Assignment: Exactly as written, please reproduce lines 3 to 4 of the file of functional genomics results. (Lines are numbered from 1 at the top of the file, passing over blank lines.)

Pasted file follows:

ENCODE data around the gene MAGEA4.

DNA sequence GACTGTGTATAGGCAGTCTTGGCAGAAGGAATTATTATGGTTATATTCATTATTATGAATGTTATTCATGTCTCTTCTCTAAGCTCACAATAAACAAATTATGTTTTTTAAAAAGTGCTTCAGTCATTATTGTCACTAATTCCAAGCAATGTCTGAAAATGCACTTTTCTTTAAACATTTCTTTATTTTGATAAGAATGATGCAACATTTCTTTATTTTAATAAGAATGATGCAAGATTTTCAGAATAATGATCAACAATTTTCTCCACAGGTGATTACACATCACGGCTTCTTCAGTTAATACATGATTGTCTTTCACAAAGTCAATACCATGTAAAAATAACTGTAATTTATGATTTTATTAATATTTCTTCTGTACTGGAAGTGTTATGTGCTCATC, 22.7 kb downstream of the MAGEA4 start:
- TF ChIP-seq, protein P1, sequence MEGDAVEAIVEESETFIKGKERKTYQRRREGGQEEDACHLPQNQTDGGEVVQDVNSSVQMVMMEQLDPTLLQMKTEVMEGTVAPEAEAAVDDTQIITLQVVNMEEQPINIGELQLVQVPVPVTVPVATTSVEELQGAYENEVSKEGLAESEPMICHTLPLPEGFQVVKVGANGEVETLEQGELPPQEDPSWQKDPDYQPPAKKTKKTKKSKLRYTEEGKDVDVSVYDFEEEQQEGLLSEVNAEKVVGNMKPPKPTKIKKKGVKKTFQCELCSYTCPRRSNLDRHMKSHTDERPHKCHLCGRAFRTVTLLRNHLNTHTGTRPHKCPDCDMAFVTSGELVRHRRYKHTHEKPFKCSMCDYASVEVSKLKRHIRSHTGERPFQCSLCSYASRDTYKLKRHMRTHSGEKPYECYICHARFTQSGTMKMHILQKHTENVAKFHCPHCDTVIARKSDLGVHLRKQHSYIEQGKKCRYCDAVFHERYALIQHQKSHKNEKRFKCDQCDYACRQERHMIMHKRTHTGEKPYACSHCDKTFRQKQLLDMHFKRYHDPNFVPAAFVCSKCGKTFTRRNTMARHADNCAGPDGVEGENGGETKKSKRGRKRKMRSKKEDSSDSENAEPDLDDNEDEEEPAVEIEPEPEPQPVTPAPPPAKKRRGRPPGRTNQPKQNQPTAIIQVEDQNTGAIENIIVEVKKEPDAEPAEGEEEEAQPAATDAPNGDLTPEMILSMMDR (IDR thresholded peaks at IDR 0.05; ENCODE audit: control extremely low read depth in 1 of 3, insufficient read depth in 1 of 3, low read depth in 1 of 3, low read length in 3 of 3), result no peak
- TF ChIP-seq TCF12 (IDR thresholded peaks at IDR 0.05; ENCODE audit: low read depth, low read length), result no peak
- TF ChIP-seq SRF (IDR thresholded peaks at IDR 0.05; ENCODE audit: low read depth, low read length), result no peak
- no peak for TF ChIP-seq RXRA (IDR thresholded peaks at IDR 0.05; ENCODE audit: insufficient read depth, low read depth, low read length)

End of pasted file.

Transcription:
- TF ChIP-seq, protein P1, sequence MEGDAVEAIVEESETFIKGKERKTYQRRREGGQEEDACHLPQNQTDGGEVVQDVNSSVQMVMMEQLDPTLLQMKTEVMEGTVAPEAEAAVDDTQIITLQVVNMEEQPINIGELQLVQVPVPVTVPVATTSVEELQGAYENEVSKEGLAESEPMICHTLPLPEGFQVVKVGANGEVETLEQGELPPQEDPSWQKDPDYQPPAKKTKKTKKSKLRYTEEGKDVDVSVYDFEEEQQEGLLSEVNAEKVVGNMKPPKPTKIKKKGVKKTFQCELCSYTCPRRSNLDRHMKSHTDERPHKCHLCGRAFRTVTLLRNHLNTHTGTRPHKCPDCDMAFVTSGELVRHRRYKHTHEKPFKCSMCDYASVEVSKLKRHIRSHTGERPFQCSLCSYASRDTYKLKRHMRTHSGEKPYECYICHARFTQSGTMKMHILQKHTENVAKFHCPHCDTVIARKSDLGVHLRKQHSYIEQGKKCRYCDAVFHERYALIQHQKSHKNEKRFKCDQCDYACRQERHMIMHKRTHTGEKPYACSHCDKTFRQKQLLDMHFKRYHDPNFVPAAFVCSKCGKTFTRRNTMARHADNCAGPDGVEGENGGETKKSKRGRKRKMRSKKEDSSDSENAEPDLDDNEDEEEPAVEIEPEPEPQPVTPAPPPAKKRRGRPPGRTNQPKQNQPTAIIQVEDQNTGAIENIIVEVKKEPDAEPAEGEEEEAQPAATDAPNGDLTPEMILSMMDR (IDR thresholded peaks at IDR 0.05; ENCODE audit: control extremely low read depth in 1 of 3, insufficient read depth in 1 of 3, low read depth in 1 of 3, low read length in 3 of 3), result no peak
- TF ChIP-seq TCF12 (IDR thresholded peaks at IDR 0.05; ENCODE audit: low read depth, low read length), result no peak